Tarkovsky’s Documentary Romanticism  
Boris Groys in coversation with
Nadim Samman and Anya Stonelake
 

What are your impressions of the Polaroid photographs that Andrei Tarkovsky began to make in the seventies? What is their relation to his films?

All of the images were made in Italy, so it's kind of his visual diary surrounding his immigration. What struck me about these images, however, is how they look like Romantic painting of the nineteenth century, in their composition, and also in the play light.
It's a sublime mood - something that I have always been impressed by when watching his films, because one associates the moving image with the twentieth-century. Film is almost automatically something technological, which belongs to modernity. Yet, shining through all the technical devices is a kind of visual heritage of the 19th century.
It's like a combination of Chekhov and Caspar David Friedrich - a kind of cottage-life with a bit of the decadent Russian aristocracy. These images are nostalgic, but not for the Soviet culture of the Russia that he left. Rather, they're nostalgia for Russia before the Revolution. They reflect the neo-romantic mood of the time in which they were made. Their romanticism is more German than French, like Caspar David Friedrich or Otto Unger. It's classicist, but with a romantic aspect.

Would you characterize this nostalgic vision as restorationist in motivation?

It's not restorationist because it's obvious that one can't restore things like that. It's much more of an attempt to equate this kind of nineteenth century Romantic, and at the same time slightly decadent, aesthetic - some kind of provincial Russian Chekhov or Turgenev mood - with his own family. So, his family is a kind of utopian space.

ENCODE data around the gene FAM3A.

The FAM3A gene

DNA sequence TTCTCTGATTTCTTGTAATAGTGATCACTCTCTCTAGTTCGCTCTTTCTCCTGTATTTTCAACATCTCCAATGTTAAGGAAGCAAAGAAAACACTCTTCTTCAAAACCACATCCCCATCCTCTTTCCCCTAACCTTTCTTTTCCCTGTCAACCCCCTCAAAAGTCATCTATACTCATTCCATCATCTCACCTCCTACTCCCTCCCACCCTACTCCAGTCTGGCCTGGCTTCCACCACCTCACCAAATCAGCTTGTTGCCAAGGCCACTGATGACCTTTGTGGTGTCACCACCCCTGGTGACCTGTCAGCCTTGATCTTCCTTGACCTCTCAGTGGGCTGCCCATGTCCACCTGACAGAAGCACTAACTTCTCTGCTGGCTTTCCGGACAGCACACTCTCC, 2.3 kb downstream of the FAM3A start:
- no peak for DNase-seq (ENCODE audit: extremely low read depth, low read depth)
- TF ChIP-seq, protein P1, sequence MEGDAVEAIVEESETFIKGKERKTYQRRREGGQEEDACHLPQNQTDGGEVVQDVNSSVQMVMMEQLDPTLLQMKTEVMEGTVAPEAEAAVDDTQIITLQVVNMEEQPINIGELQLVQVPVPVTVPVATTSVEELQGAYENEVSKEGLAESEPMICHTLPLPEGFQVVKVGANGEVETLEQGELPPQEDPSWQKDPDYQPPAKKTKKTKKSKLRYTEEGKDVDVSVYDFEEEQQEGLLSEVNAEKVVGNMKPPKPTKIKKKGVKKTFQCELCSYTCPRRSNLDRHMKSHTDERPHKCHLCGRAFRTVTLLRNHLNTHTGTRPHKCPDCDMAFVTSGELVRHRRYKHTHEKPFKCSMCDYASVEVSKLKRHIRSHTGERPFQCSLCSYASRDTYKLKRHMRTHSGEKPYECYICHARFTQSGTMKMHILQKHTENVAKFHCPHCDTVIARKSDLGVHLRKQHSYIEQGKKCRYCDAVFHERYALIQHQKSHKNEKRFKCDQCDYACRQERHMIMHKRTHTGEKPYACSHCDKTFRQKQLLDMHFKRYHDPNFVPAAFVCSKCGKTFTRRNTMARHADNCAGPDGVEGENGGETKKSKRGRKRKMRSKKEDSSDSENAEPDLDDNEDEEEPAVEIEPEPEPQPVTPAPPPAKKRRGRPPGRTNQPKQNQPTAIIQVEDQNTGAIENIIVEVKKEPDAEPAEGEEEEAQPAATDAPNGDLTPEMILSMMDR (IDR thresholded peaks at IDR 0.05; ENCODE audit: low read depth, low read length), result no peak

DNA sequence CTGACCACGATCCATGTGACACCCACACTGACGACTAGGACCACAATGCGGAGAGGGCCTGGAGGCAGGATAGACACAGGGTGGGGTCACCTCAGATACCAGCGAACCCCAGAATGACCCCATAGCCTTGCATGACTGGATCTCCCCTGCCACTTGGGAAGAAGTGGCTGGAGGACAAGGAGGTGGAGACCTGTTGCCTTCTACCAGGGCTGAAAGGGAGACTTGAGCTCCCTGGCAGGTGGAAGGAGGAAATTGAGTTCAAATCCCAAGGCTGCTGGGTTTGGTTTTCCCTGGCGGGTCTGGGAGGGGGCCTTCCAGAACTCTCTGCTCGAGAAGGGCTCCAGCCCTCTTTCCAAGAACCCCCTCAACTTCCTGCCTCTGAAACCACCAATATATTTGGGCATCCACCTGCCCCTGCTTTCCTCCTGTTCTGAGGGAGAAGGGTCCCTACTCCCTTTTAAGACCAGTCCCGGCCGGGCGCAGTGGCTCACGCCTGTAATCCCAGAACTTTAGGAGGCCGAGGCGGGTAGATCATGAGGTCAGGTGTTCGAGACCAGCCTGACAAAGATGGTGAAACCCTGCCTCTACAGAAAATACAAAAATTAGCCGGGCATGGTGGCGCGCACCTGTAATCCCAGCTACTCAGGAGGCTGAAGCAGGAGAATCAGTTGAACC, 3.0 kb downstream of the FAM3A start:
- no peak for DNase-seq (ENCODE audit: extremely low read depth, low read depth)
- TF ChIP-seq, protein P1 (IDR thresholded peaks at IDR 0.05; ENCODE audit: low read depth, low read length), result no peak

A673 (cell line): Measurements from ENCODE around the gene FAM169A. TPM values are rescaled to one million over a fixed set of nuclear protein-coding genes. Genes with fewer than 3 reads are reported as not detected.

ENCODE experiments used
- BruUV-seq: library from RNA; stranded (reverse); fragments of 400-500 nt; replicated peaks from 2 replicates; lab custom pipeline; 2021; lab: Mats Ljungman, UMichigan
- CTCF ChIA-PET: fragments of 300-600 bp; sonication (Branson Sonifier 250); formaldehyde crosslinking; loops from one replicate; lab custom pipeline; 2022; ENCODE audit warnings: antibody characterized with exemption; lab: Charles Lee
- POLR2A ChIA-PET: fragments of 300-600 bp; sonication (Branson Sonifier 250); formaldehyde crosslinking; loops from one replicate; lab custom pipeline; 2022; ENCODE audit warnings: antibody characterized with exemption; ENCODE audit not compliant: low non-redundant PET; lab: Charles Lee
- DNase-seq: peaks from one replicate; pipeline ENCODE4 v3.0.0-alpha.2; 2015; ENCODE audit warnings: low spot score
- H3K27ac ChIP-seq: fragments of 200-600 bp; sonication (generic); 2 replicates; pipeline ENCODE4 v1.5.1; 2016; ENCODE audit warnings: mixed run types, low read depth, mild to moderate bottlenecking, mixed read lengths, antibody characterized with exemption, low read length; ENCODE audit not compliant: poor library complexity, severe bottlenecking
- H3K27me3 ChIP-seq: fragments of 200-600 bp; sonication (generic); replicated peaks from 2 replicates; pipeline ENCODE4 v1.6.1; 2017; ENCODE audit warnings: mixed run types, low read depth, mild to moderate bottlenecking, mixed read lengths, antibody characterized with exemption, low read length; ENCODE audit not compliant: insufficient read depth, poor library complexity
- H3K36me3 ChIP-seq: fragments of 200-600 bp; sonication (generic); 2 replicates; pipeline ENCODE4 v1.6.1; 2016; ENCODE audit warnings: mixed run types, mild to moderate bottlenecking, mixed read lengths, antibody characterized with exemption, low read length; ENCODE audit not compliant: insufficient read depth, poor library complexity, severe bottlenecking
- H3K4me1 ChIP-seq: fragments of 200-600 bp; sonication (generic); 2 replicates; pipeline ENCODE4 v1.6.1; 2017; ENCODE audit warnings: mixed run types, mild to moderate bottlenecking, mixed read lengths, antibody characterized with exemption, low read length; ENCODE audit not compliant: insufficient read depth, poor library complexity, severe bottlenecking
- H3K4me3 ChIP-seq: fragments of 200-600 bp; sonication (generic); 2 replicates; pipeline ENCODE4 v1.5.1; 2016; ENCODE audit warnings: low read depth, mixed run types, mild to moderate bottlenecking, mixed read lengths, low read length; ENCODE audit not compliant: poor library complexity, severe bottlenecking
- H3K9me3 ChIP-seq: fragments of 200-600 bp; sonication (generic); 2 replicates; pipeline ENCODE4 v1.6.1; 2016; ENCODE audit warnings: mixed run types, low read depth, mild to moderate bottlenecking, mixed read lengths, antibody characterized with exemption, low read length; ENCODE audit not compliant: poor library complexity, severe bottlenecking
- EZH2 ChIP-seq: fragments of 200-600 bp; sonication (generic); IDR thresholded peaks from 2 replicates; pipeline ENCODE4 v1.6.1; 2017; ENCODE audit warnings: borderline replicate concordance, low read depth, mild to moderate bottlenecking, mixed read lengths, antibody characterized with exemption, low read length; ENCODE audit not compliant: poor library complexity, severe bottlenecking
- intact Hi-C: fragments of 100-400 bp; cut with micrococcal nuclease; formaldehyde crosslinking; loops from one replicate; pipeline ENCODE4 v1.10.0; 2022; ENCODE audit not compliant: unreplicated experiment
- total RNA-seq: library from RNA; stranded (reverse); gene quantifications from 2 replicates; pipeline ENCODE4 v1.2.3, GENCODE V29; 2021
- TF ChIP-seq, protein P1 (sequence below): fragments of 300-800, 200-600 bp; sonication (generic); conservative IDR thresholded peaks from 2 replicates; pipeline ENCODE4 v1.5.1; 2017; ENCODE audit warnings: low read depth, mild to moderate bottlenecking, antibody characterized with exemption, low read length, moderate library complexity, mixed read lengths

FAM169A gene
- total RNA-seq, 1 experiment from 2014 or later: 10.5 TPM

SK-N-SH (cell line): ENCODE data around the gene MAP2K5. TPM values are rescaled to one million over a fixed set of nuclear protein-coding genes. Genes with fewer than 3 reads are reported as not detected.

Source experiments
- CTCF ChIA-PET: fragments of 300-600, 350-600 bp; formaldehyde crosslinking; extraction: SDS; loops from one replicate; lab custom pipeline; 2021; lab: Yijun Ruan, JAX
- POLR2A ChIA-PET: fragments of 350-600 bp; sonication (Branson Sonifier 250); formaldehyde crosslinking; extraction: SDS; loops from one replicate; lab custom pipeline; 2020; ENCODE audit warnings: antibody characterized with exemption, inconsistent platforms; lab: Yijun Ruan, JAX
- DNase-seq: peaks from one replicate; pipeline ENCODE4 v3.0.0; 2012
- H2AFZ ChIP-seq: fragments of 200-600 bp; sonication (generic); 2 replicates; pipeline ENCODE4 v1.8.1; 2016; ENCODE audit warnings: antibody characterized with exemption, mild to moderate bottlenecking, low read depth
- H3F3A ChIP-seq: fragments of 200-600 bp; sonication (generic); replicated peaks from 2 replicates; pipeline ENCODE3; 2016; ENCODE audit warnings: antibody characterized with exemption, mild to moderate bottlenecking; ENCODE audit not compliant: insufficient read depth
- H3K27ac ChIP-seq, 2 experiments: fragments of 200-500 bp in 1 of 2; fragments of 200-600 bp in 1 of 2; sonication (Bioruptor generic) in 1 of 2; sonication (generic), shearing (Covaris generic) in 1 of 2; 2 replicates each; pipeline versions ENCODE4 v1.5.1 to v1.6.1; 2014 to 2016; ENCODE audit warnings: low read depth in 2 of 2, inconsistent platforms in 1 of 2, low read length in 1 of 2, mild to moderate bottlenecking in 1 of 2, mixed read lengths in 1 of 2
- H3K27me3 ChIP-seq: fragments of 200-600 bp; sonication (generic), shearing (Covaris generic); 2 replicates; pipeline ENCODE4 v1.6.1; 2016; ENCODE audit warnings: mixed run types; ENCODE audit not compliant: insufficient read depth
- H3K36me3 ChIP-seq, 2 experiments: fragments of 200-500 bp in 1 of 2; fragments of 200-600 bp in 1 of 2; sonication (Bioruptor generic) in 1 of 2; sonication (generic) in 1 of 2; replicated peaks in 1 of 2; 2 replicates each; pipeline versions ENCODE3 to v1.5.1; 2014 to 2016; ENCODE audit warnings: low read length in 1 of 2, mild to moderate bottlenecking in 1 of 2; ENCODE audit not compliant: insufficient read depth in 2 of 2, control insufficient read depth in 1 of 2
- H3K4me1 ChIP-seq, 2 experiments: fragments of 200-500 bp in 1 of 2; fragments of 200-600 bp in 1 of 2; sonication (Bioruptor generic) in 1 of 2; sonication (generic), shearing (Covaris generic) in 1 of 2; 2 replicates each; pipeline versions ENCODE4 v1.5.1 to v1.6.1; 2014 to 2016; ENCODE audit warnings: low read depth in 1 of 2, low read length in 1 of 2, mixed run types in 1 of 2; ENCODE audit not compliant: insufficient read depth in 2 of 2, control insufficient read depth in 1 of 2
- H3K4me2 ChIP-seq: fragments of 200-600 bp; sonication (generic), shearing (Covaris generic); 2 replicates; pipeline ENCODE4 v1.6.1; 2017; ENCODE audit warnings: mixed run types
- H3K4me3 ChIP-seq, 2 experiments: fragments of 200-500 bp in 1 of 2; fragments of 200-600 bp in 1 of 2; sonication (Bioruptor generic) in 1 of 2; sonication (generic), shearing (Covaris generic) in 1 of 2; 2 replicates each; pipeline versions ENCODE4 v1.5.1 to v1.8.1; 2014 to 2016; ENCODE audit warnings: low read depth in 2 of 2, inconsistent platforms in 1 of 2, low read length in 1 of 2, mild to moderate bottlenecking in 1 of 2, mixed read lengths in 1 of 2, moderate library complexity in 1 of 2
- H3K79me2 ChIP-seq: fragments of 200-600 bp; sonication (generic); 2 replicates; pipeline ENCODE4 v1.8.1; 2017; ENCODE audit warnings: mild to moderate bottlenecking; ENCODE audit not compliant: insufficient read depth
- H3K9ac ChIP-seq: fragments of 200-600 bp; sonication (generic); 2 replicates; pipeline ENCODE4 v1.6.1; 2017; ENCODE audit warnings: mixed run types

Do you suspect that this is because he left his family for a time?

Not necessarily. Rather, it reflects the mood of the period of [Soviet] stagnation. Look at his film The Mirror, which is also very Chekhovian. I saw this movie in the Soviet Union. It's sort of a gentlemen's life in the country - a gentry life, not the proletarian Soviet reality. Everything takes place in Dachas, or private apartments of the wealthy or upper-class Moscow intelligentsia, people who made it somehow, or whose families did. It was almost a revival of the gentry sensibility of the nineteenth-century.


 

You left Russia in a similar time to Tarkovsky. Do you recall or relate to this nostalgic, perhaps even spiritual, mood?

Tarkovsky's daughter went to the same children's group as our son. We were neighbors in Moscow. I know this kind of mentality well enough. At the time, 'spirituality' was another name for privacy or intimacy. Not so much for private intellectual space but, simply, personal space. What happened in the Soviet Union was a kind of collectivization of consciousness, a collectivization of the mood of the population, some kind of totalization of unconsciousness. Accordingly, people just wanted to have their personal space back.
The religious mood at the end of the 1960s and in the early 1970s was the first wave of privatization. This was privatization of ideological space - a discourse of privatization that historically preceded economic privatization. Now we have arrived at the privatization of state property. It was a kind of ideal, utopian, space in the middle of the collective space. I was skeptical. I have no nostalgia for whatever the Soviet Union was, and none in relation to these kind of private spaces. I never believed in privatization and still don't.

How might one characterize the relationship between the fiction of his films and the documentary nature of his Polaroids?

If there is something interesting about Tarkovsky it is precisely that he escapes kitsch because he is very documentaristic and doesn't want to remember or relate to the past. Both in the polariods and the movies, if he relates to the past it is only in a negative way - as in Andrei Rublev. He wants to have this romantic, spiritual, intimacy here and now. Its very much about the feeling of recognition, a looking for what Roland Barthes describes as 'punctum'. Film and Polaroid are quite close, both are rather instantaneous and very much fix the moment, so it's not about nostalgia or memory, he's not historicizing and he's not reactionary. In the polaroids, he's looking for an equation or identification of this momentous experience in his life with a certain kind of gentrified cultural history of art.
He doesn't recognize something Russian. He recognizes something that he looked at in a museum or gallery of nineteenth century art.